Technology, media, and telecommunication employers doing business in New York City should take note of a new ordinance Mayor Bill de Blasio signed into law on October 20, 2014 – The Affordable Transit Act.
The Affordable Transit Act (the “Act”) requires employers in New York City with 20 or more full-time employees to offer pre-tax transit benefits to employees. The Act allows employees to use up to $130 in tax free money towards their transit costs, which is the current IRS limit. Full-time employees are defined as employees working an average of 30 hours or more per week.
Penalties for violating the Act are $100-$250 for first time violations and $250 for repeat violations. Employers, however, have 90 days to cure the first violation before any civil penalties will be imposed and penalties will not be imposed on any employer more than once in any 30-day period.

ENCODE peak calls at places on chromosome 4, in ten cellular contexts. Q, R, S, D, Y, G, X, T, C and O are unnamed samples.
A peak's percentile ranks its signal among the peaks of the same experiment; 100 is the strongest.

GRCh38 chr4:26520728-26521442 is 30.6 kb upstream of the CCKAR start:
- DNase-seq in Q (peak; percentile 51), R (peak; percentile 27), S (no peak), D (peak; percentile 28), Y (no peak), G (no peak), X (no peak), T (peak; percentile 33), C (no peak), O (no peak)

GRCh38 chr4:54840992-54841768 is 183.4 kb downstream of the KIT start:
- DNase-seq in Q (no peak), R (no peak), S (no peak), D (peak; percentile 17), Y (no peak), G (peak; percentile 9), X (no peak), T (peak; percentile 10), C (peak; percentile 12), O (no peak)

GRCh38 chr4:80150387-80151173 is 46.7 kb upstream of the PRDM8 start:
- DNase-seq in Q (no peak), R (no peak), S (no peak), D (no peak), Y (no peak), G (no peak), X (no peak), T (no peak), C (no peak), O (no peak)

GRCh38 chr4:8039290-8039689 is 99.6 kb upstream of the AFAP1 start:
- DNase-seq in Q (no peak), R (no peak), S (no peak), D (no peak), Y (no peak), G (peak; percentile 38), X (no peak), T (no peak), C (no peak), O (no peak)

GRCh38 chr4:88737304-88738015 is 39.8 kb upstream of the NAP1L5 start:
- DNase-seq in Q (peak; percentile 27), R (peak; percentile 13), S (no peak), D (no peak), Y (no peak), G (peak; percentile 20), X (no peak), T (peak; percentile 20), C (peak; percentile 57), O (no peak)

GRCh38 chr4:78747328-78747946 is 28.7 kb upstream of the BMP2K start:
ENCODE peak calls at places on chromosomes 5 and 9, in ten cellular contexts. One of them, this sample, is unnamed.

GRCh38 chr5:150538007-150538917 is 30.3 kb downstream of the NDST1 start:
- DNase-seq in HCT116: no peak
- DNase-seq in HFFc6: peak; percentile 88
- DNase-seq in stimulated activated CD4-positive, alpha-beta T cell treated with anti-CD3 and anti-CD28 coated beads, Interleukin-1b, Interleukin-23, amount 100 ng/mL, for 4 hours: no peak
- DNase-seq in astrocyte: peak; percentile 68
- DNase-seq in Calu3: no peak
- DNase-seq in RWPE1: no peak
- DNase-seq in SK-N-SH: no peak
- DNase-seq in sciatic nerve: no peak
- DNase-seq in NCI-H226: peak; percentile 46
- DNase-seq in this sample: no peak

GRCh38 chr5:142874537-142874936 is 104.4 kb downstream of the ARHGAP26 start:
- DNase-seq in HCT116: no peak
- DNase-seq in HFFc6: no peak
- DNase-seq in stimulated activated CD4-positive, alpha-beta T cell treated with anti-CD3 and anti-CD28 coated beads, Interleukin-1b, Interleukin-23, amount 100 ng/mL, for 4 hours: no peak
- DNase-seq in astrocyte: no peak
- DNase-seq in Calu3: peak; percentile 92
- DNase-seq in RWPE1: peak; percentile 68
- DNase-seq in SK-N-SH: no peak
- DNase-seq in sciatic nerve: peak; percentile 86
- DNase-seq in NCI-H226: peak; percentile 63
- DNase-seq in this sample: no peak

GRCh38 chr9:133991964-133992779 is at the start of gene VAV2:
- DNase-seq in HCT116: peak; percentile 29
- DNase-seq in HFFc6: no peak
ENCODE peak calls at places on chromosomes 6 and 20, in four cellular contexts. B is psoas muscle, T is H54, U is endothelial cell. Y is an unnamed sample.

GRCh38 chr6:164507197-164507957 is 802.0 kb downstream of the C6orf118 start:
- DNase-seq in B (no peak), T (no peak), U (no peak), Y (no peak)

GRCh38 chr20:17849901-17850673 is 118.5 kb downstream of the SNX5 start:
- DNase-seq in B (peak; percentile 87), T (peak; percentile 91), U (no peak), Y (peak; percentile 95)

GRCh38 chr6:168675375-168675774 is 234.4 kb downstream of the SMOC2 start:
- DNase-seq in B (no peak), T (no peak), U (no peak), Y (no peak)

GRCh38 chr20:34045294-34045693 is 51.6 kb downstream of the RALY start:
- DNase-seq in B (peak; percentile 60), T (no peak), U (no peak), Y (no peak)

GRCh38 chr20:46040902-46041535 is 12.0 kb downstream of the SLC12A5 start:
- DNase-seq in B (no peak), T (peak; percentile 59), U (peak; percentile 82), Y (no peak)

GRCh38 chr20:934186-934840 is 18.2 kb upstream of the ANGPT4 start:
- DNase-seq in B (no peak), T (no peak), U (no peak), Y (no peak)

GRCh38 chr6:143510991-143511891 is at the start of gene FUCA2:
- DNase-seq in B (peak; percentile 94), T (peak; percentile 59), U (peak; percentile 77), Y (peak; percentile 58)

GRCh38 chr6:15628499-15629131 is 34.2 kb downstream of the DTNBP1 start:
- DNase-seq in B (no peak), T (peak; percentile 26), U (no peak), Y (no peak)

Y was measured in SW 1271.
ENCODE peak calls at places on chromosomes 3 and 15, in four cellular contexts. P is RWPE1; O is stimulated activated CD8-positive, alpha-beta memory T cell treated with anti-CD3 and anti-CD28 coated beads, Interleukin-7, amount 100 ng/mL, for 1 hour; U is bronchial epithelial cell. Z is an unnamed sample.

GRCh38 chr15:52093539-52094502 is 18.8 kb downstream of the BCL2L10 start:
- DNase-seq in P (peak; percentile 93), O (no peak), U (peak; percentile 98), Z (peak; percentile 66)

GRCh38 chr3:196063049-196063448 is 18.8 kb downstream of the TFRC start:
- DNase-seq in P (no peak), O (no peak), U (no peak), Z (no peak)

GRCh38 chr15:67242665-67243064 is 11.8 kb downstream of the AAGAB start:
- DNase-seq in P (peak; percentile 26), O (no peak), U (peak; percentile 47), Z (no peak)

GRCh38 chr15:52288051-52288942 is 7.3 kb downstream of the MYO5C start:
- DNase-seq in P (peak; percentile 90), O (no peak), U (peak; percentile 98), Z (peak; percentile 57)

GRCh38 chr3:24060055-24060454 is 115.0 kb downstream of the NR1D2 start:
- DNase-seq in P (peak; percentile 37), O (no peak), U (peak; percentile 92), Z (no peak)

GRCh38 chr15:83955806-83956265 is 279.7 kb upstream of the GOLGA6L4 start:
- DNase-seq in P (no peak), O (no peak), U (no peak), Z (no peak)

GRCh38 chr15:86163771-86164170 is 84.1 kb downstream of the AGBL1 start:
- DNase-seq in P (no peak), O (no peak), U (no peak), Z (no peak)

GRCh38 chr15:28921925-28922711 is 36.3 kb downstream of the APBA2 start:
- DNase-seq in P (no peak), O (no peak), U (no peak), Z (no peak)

Employers are exempt from the Act if a collective bargaining agreement covers the relevant employees or where the employer is not required to pay federal, state and city payroll taxes. In addition, the Department of Consumer Affairs may waive the requirements if an employer demonstrates that offering the benefit is a financial hardship.
According to the Mayor’s office, the legislation is expected to save employees over $400 a year on Metro Card expenses and employers more than $100 per year per employee in tax liability. The Mayor’s office also predicts that the Act will extend transit benefits to more than 450,000 employees in NYC who are not currently offered them.
The Act takes effect on January 1, 2016 but in order to allow businesses adequate time to adjust to the new law, employers will not be subject to penalties prior to July 1, 2016.
Employers who do not already offer pretax transit benefits should take the next year to ensure compliance with the new law, assess and make any necessary changes to their payroll and benefits systems, and prepare communications to employees.